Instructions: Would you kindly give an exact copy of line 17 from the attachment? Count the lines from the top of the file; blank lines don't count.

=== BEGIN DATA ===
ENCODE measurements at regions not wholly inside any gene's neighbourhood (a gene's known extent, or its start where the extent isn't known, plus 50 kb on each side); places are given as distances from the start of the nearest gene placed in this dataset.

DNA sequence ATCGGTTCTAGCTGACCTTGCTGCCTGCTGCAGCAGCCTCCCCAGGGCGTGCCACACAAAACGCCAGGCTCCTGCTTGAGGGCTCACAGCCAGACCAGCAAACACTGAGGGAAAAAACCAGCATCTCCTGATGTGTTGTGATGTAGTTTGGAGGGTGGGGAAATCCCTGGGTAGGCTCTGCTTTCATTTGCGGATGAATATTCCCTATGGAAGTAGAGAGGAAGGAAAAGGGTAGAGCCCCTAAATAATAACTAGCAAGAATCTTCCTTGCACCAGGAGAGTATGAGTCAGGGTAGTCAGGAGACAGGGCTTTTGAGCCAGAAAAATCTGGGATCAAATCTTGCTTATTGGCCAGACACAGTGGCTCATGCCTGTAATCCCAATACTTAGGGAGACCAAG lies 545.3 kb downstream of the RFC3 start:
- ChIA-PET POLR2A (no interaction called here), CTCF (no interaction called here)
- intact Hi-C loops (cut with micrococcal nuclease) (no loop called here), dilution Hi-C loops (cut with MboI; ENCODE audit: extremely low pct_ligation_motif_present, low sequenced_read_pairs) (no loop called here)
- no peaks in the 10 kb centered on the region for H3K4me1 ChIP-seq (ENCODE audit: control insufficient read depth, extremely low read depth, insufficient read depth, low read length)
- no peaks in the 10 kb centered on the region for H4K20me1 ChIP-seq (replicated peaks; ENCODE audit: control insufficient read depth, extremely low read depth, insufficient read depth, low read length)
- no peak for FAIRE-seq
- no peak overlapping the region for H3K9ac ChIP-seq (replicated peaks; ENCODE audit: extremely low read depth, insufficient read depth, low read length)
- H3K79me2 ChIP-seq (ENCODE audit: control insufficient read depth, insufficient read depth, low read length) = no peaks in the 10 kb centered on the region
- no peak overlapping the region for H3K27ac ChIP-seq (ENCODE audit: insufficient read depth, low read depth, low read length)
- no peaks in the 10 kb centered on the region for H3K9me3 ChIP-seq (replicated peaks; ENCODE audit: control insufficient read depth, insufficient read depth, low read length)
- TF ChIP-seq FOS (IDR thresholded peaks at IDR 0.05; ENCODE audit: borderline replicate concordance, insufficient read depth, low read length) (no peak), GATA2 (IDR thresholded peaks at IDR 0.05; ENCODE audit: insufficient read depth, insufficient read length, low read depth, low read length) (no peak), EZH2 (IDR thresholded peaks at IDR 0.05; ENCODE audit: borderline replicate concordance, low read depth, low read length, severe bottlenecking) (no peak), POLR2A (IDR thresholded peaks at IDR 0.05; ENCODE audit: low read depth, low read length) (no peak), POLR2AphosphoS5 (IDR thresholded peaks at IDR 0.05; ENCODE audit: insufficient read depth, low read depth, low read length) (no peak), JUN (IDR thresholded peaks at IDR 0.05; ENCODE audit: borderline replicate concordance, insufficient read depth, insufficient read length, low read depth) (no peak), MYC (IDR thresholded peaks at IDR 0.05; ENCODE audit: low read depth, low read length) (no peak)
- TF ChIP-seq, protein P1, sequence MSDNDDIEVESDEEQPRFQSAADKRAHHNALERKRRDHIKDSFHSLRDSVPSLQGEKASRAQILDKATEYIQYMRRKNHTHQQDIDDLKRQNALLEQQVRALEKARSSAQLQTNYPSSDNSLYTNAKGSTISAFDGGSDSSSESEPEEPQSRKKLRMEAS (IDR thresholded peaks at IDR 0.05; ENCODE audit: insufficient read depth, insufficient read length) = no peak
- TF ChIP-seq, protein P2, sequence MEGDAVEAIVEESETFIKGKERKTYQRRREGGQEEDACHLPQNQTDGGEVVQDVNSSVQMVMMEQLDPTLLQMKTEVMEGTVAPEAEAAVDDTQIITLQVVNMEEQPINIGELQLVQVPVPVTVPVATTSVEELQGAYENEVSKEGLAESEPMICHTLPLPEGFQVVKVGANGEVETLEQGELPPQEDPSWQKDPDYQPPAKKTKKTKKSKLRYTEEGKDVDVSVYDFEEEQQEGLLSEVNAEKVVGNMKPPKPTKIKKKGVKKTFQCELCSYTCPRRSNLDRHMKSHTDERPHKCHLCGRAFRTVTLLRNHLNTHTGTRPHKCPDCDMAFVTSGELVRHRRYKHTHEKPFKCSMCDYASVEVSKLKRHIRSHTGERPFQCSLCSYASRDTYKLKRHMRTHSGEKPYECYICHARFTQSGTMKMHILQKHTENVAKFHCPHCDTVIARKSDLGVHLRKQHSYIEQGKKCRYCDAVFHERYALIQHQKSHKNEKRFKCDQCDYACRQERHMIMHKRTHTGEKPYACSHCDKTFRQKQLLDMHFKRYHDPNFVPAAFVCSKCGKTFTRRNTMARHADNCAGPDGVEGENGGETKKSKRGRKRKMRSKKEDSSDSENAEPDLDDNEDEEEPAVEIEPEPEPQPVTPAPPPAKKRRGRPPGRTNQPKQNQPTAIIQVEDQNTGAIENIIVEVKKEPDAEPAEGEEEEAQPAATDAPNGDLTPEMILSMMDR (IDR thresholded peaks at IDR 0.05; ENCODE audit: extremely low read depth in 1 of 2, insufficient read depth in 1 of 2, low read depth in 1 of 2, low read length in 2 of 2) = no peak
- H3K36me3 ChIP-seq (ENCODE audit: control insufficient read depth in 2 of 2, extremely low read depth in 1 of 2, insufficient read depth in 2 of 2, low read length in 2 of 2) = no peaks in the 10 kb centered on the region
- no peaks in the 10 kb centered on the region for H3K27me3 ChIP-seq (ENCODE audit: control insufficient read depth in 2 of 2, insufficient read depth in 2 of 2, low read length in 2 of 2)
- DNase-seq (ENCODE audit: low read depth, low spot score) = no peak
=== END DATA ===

- DNase-seq (ENCODE audit: low read depth, low spot score) = no peak